Soft Autumn is a celebration of quiet reflectivity as much as quiet colour. This colouring is warmer than it is cool and the warmth makes for a mellow glow, with less of a dusty impression. As with every Season, when the same colouring wear it, colour looks full, rich, energized, and gorgeous. When people of other colour groups wear it, soft colours may appear faded and low energy.
Your colours apply to everything you wear. Soft reflectivity includes metals too, which may be harder to find. For a Season with almost no ceiling for number of colours together, coloured stones may be easier to find, and small bits of non-ideal metals less important.
Once more, I realized how much of what’s available is too bright, too sharp, too yellow, too much. We wear it and in time find ourselves hiding behind it. Or as I do, wondering if everyone is under 30 with a big appearance budget. Finding out who we are in this world and getting everything else out of the way is like coming into the light. Maybe a little blinking at first but a much better place. As I chose, I kept in mind a picture of a plate of fudge, vanilla, brown sugar, and chocolate, imagining laying the earrings right on top.
Shopping information: https://urstyle.fashion/styles/2907927
This hair colour is sublime once we get competing colours out of the way. Surrounded by intense colours clothes or makeup colours, it may appear and low energy and lose the magical nuance Nature gave it.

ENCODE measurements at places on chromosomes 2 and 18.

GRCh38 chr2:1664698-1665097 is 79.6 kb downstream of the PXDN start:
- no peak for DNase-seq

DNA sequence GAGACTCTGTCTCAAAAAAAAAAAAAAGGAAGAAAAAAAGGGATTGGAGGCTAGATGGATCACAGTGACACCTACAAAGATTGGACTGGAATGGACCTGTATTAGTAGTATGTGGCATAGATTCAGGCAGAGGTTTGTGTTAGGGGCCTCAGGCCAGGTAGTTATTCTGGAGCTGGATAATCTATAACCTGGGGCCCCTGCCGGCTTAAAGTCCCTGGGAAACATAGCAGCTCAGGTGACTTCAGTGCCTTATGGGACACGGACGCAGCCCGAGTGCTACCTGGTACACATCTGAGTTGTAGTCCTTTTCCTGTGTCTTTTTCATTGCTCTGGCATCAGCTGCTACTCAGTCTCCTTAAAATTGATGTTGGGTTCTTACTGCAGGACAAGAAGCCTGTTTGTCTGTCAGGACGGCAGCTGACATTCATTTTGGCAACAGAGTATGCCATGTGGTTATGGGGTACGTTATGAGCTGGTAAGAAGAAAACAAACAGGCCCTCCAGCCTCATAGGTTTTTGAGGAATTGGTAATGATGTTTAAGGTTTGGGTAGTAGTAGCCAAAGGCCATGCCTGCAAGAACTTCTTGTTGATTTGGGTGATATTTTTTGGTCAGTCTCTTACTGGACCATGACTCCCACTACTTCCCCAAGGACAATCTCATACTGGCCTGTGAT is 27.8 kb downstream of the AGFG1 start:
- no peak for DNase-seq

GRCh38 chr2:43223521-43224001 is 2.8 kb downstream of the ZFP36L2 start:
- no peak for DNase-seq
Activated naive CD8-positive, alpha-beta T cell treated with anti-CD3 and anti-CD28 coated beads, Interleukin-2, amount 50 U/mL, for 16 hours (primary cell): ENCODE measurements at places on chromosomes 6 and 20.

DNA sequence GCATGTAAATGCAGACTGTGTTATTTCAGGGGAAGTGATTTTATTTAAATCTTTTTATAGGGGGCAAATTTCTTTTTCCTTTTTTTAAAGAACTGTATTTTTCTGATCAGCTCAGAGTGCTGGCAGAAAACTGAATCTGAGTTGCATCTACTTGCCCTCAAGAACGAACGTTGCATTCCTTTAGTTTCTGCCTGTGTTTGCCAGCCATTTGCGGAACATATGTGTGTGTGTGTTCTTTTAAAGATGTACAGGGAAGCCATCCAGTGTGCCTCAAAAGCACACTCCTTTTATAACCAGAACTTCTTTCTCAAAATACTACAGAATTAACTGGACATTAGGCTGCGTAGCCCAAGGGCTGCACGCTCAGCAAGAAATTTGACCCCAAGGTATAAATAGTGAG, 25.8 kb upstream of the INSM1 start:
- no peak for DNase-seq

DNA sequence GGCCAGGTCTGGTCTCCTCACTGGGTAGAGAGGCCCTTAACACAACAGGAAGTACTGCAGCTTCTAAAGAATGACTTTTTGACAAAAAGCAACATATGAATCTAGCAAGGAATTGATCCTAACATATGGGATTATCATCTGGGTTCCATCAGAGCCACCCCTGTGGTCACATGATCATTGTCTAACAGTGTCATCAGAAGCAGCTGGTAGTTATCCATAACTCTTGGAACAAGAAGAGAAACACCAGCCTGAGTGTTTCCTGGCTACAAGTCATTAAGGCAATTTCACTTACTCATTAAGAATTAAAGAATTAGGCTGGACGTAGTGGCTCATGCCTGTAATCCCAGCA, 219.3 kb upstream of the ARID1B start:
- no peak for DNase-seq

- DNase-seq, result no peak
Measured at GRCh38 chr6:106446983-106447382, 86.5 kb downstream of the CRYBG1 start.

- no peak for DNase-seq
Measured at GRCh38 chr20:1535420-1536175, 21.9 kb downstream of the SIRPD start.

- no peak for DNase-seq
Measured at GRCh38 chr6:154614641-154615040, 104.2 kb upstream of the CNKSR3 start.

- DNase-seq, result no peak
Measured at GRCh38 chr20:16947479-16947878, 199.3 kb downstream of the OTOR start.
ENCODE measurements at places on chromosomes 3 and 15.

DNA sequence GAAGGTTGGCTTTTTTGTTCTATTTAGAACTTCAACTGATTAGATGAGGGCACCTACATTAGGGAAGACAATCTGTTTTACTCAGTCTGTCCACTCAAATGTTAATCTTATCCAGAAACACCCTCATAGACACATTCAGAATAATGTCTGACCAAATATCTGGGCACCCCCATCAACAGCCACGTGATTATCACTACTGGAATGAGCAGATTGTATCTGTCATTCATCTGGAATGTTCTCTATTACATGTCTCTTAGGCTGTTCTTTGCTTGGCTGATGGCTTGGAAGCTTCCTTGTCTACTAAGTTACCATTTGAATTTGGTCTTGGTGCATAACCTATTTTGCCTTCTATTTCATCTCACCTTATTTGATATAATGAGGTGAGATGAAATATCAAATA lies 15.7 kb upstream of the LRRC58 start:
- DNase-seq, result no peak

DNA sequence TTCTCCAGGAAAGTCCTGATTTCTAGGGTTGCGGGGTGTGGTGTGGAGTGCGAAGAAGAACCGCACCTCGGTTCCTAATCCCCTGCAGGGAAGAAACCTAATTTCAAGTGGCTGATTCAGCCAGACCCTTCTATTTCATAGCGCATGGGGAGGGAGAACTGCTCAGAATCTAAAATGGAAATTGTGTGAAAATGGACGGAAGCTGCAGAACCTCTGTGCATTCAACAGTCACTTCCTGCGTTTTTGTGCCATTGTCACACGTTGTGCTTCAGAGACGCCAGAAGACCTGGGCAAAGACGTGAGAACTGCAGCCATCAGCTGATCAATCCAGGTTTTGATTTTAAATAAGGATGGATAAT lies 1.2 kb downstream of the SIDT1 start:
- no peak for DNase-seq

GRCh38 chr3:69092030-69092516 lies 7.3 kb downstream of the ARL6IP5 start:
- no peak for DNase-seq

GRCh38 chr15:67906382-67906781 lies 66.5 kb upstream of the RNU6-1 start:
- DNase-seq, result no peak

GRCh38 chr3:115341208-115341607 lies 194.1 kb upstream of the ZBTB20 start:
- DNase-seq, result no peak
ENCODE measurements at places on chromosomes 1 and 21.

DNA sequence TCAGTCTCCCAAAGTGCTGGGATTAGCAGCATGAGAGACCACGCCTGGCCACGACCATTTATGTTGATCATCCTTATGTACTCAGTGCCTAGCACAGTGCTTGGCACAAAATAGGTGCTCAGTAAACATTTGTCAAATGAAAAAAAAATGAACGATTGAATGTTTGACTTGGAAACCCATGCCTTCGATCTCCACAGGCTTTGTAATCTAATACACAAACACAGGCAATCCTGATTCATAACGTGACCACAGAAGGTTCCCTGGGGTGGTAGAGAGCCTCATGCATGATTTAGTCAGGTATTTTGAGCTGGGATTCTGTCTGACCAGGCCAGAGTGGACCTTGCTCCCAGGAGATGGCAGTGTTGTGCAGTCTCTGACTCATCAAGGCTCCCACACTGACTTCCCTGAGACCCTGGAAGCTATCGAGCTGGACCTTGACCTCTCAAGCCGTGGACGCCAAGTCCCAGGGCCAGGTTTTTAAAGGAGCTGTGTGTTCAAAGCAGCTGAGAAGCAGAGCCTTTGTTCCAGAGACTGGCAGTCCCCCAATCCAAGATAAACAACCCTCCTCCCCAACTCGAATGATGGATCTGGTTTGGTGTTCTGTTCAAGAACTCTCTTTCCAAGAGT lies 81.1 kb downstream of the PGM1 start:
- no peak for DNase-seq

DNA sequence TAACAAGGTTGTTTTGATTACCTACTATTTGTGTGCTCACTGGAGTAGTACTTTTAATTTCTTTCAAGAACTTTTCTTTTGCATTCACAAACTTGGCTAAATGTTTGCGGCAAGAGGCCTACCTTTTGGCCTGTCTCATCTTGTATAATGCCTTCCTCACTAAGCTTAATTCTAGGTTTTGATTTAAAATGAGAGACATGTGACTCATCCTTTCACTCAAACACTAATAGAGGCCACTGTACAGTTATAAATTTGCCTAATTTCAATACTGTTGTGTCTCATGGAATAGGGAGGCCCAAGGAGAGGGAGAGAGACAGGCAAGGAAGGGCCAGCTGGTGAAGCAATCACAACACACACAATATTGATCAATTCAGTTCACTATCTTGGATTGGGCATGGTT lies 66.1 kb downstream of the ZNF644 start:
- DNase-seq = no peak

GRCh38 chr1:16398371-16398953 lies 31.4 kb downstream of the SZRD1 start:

Across the top is a range of colours, keeping in mind there are many variations. The base is often darker than these, often a medium-dark warm to neutral brown, with a good example in the True Autumn image coming next, placed there to compare with the other True Autumn colours. Depending on the darkness of the base, these might serve better as highlights.
If you prefer blonde, the colour on the right might be an example of honey or butterscotch, a dark blonde. The concern with blonde is that it’s too pigmented and too yellow, but reducing these may lighten the colour, which we don’t want. Preserve some of the natural darkness, the tendency being to go too light over time, causing the hair and face to blur together rather than the more flattering effect of hair framing the face.
I find a touch of coppery pink more beautiful, dimensional, and uncommon. Notice how it differs from a mental image of strawberry blonde, a more Spring effect. Soft Autumn hair is softer, browner, darker, and coppery rather than peachy.
Move your eyes around. Go from hair to earrings over and over. Don’t decide anything for 10 seconds. Just look.
Would there be other colours for earrings? Very much so. For these, I kept hair (and the plate of fudge) in mind. Factoring in our skin tone and eye colours expands options to include coppers, pewters, and many other colours.
Silver jewelry resonates with the smoky warmth in the colouring, smoke being like warm silver. Brushed pewters are gorgeous, in bracelets, for example.
Warm and cool together are also beautiful.